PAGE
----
Smart Machines & Factories
Scaling AI in the Enterprise
Published:  25 July, 2019

6point6 says thanks to those who were able to join it last week for its first AIevent with InstaDeep. This, the first of four events, looked atScaling AI in the Enterprise and helping business leaders to realise the potential of introducing and scaling AI in their businesses.

For those who were unable to join, here is a quick recap and 6point6 hopes to see you at future events.

The evening was split into two sessions; the first containing three lightning talks from Gary Richardson, MD of emerging tech at 6point6, Dr. Marek Barwinski, head of machine learning at InstaDeep and Prof. Hani Hagras, chief science officer at Logical Glue. These talks were followed by a panel discussion with Gary Richardson, Dr Marek Barwinski and Dr. Rebecca Pope, head of data science & engineering at KPMG UK, moderated by Isha Chander, marketing & sales director at 6point6.

Below is a short summary of each of the lightning talks and the panel discussion.

Gary Richardson – MD of emerging tech at 6point6 on ‘Without features, AI won’t feature’

If you search for the term ‘feature stores’, what you’ll find is, well, not a lot. That’s because feature stores, while growing in prominence and importance, are yet to be recognised for the vital role that they play in your data strategy. They should form the cornerstone of your enterprise-wide machine learning ambition. In a world of increasing data governance and with data monetisation in mind, it’s important to understand exactly what they are and why they should matter to your organisation.

Made up of precomputed features, feature stores create highly curated data to feed into machine learning algorithms — so they represent the computed end of the Data Lake.

Feature stores enable highly curated data and consistent training data sets for machine learning. This offers full traceability from the data source to the final outcome. You can read more about feature stores on Medium.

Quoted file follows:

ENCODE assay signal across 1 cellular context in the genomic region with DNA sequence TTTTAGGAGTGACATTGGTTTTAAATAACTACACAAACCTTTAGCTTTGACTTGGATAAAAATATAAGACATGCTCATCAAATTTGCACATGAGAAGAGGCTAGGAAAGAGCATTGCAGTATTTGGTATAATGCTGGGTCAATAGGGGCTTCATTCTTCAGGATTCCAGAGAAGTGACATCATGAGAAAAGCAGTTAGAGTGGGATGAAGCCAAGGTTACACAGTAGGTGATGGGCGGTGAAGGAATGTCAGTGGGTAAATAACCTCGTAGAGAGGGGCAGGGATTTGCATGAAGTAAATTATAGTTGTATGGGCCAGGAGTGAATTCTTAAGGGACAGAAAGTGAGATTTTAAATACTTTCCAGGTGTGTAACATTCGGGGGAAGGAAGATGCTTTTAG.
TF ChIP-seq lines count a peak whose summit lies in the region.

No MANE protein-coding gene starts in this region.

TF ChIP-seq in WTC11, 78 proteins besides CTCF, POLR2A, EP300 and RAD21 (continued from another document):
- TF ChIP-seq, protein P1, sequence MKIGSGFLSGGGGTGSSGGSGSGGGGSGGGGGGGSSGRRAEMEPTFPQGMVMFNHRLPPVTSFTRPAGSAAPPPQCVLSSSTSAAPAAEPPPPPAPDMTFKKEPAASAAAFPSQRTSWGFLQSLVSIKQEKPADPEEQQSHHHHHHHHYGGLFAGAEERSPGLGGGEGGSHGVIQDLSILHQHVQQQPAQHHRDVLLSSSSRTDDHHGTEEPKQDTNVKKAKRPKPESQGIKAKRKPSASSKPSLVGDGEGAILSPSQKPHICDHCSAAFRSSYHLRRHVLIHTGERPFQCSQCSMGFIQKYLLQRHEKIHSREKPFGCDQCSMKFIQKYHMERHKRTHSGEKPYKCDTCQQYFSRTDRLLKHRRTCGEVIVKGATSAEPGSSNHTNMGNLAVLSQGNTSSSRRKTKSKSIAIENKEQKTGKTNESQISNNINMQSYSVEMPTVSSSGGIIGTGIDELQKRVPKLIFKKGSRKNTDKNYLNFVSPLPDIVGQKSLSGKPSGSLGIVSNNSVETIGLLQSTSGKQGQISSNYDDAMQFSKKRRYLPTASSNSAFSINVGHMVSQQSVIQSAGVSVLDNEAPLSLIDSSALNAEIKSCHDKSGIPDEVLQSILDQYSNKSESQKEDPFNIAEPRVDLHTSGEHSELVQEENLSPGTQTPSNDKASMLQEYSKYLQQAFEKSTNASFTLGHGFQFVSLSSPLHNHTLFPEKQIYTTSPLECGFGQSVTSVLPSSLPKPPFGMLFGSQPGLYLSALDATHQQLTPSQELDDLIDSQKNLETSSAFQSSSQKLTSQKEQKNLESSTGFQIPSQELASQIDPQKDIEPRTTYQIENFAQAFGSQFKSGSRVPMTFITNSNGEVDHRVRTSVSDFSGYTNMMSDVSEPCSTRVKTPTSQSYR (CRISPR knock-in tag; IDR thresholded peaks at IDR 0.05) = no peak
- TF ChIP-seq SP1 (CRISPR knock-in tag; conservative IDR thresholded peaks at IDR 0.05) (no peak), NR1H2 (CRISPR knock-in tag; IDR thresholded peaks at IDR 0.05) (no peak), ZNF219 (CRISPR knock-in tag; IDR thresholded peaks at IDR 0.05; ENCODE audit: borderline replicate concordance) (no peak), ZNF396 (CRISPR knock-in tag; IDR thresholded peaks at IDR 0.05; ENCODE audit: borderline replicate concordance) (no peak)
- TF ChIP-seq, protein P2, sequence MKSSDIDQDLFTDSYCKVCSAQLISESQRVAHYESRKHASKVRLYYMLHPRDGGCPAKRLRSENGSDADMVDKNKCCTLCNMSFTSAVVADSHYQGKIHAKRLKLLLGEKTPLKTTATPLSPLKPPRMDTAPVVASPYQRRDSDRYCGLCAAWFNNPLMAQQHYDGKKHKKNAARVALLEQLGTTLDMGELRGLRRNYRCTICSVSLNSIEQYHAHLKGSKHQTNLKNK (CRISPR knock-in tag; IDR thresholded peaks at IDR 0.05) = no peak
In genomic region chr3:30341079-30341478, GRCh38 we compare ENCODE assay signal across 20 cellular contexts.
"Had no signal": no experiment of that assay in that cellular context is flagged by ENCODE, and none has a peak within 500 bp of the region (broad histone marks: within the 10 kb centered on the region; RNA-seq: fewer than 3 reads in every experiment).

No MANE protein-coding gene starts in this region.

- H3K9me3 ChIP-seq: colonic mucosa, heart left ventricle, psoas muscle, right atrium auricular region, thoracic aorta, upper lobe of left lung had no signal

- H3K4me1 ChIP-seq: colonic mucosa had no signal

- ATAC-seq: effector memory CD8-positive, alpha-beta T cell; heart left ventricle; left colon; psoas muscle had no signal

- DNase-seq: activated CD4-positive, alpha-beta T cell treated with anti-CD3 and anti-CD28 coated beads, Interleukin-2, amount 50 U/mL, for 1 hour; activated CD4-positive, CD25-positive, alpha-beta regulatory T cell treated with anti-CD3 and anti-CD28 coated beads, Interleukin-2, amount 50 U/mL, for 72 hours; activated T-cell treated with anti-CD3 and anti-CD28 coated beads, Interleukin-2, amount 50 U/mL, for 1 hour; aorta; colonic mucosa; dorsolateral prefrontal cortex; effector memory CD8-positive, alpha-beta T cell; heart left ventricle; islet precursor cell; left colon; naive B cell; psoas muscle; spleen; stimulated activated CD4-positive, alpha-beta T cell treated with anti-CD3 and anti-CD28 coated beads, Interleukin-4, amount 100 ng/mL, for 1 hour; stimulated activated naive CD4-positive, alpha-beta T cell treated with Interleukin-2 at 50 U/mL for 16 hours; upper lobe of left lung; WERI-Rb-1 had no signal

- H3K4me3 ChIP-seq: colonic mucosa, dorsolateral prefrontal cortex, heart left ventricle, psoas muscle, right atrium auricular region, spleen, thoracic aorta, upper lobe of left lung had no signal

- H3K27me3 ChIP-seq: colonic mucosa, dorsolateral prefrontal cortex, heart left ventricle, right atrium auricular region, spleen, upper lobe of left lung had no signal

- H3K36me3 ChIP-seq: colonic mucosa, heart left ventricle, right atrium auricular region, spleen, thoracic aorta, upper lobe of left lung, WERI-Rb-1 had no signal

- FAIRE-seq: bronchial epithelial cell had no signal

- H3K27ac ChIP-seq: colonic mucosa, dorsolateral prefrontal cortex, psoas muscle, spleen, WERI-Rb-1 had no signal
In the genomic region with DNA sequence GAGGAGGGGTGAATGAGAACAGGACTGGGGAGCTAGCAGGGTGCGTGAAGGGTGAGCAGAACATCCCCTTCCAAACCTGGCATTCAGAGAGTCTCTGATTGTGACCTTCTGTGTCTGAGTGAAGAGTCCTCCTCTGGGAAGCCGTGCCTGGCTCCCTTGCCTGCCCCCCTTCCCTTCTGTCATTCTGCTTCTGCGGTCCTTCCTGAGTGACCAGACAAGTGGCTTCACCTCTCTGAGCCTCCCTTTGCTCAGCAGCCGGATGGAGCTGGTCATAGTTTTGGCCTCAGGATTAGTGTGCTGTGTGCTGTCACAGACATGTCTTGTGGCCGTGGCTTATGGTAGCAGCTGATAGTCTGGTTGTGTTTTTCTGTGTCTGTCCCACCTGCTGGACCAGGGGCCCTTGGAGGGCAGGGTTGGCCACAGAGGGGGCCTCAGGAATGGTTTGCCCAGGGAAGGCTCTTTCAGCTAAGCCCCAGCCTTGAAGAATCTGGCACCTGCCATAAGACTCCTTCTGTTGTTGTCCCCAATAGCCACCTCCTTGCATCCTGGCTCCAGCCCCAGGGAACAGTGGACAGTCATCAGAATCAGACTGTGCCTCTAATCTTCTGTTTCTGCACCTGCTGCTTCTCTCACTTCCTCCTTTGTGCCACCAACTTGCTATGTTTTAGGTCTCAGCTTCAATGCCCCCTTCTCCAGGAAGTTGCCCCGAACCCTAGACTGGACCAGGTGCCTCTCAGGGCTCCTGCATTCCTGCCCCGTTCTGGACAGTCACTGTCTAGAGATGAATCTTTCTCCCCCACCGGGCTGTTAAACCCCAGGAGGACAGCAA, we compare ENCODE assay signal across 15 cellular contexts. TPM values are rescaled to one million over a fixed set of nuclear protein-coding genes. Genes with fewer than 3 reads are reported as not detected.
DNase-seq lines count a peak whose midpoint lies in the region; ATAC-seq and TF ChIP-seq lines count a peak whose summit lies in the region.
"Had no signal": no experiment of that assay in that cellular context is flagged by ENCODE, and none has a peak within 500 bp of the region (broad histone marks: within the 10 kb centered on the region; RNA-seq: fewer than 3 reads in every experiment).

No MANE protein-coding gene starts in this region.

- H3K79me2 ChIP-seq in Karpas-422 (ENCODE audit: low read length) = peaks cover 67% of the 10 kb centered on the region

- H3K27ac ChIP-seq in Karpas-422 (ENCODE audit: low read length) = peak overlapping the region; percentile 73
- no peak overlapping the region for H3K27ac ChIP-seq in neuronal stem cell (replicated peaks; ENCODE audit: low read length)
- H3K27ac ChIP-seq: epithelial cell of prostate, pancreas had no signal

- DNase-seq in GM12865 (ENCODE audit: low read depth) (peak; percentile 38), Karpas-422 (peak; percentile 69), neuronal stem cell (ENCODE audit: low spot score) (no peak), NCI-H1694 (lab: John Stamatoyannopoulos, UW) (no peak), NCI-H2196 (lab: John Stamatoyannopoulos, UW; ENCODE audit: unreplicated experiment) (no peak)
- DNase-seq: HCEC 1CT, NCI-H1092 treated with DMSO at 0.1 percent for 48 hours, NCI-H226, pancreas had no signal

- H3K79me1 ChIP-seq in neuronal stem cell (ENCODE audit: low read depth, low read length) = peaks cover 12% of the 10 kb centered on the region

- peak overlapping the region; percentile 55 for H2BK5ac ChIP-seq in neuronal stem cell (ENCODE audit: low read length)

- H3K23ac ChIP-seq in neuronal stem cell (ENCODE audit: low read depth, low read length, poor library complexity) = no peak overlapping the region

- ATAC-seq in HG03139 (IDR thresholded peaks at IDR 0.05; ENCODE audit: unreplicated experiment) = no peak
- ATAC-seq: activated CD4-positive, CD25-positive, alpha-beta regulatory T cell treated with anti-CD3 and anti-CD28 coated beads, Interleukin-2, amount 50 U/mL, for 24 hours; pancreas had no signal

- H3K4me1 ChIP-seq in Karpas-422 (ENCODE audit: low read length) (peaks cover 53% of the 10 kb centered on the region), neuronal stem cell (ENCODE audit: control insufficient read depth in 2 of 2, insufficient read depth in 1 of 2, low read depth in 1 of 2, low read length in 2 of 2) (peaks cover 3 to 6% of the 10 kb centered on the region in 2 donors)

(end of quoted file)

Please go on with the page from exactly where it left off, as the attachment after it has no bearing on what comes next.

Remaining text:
Dr. Marek Barwinski – head of machine learning at InstaDeep on ‘Successful applications and promising breakthroughs’

User profiles in business often come from human defined clusters and tags. In AI-first personalisation products, they come from aggregating user behaviour events and using them to train a predictor of future user actions and associated business metrics. This way we create a positive feedback loop between recommendation quality and user understanding. To bootstrap AI into your business you need to store business metrics and decisions into logs, train a first decision agent mimicking existing approaches, introduce automated decisions with human in the loop, and track the differences and outcomes in order to improve the model. The right way to combat bias in decision-making is by constructing a neural architecture that bottlenecks the internal representation such that antidiscrimination protected features cannot be reconstructed. Finally, transfer learning allows for re-using the architecture from expensive pretrained models which can save time and effort when applying it to your problem.

Professor Hani Hagras – chief science officer at Logical Glue on ‘Explainable AI and Fuzzy Logic Systems’

There has been a huge increase in the amount of digital information being generated, stored and available for analysis. The use of complex AI algorithms like Deep Learning can result in a lack of transparency to create ‘black/opaque box’ models meaning we cannot tell why a system made a decision, they just provide an answer. Enterprises, especially those in financial services, need explainability. This requires transparency, causality, fairness, and safety. This requires computational intelligence which involves developing computational models that try to mimic nature in problem-solving. Fuzzy Logic Systems attempt to mimic human thinking, but not like neural systems do, rather it focuses on the approximate, guestimating side of the brain. This will help to scale AI to make more decisions in an organisation.

Panel Session Summary

The panelists discussed how to go from proof to production with AI successfully, and the hardening of feature stores was mentioned as a key factor. Furthermore, the panelist discussed cultural barriers to installing AI in the enterprise and how one needs to be more respectful of an organisation’s capabilities and goals. Ethics was also emphasised as an important developing factor in how AI affects issues such as climate change or agriculture. Finally, the panellists agreed that real-life applications of AI are indeed an exciting arena; with diagnostic imaging within medicine highlighted as a particular area that AI can help with, as it contributes significant value to an issue that will affect everyone.

Should you have any questions regarding the event or any of the above, please do not hesitate to get in touch with us: or